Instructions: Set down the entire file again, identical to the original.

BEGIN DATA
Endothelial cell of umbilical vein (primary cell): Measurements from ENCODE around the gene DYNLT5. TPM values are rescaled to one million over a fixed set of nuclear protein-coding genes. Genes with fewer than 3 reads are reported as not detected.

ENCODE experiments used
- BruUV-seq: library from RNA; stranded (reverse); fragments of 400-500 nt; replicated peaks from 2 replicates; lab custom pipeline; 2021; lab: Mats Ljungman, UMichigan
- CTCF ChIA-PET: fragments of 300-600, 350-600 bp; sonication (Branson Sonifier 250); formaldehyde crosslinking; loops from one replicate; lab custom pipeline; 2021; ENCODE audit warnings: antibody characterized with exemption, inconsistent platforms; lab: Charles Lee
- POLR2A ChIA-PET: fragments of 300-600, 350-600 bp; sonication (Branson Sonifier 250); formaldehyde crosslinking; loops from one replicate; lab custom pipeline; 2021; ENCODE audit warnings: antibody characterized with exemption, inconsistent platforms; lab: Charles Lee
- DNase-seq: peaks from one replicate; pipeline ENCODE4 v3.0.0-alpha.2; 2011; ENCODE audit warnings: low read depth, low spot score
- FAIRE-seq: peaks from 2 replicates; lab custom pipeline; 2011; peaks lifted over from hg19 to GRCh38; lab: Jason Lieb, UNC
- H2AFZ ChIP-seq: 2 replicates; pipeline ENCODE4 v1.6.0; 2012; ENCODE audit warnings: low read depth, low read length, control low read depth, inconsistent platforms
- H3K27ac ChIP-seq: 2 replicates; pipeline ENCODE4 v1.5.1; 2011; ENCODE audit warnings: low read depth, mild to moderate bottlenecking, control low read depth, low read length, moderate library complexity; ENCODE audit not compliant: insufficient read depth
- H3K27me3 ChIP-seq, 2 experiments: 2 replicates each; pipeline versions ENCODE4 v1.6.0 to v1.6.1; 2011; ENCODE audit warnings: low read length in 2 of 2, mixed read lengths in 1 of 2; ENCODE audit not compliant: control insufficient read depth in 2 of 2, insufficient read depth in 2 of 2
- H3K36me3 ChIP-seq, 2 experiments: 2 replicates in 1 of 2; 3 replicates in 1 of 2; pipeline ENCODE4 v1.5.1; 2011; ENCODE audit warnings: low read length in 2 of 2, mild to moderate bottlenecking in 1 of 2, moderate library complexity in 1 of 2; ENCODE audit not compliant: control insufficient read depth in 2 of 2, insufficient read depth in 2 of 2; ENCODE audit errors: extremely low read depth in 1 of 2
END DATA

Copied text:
Endothelial cell of umbilical vein (primary cell): Measurements from ENCODE around the gene DYNLT5. TPM values are rescaled to one million over a fixed set of nuclear protein-coding genes. Genes with fewer than 3 reads are reported as not detected.

ENCODE experiments used
- BruUV-seq: library from RNA; stranded (reverse); fragments of 400-500 nt; replicated peaks from 2 replicates; lab custom pipeline; 2021; lab: Mats Ljungman, UMichigan
- CTCF ChIA-PET: fragments of 300-600, 350-600 bp; sonication (Branson Sonifier 250); formaldehyde crosslinking; loops from one replicate; lab custom pipeline; 2021; ENCODE audit warnings: antibody characterized with exemption, inconsistent platforms; lab: Charles Lee
- POLR2A ChIA-PET: fragments of 300-600, 350-600 bp; sonication (Branson Sonifier 250); formaldehyde crosslinking; loops from one replicate; lab custom pipeline; 2021; ENCODE audit warnings: antibody characterized with exemption, inconsistent platforms; lab: Charles Lee
- DNase-seq: peaks from one replicate; pipeline ENCODE4 v3.0.0-alpha.2; 2011; ENCODE audit warnings: low read depth, low spot score
- FAIRE-seq: peaks from 2 replicates; lab custom pipeline; 2011; peaks lifted over from hg19 to GRCh38; lab: Jason Lieb, UNC
- H2AFZ ChIP-seq: 2 replicates; pipeline ENCODE4 v1.6.0; 2012; ENCODE audit warnings: low read depth, low read length, control low read depth, inconsistent platforms
- H3K27ac ChIP-seq: 2 replicates; pipeline ENCODE4 v1.5.1; 2011; ENCODE audit warnings: low read depth, mild to moderate bottlenecking, control low read depth, low read length, moderate library complexity; ENCODE audit not compliant: insufficient read depth
- H3K27me3 ChIP-seq, 2 experiments: 2 replicates each; pipeline versions ENCODE4 v1.6.0 to v1.6.1; 2011; ENCODE audit warnings: low read length in 2 of 2, mixed read lengths in 1 of 2; ENCODE audit not compliant: control insufficient read depth in 2 of 2, insufficient read depth in 2 of 2
- H3K36me3 ChIP-seq, 2 experiments: 2 replicates in 1 of 2; 3 replicates in 1 of 2; pipeline ENCODE4 v1.5.1; 2011; ENCODE audit warnings: low read length in 2 of 2, mild to moderate bottlenecking in 1 of 2, moderate library complexity in 1 of 2; ENCODE audit not compliant: control insufficient read depth in 2 of 2, insufficient read depth in 2 of 2; ENCODE audit errors: extremely low read depth in 1 of 2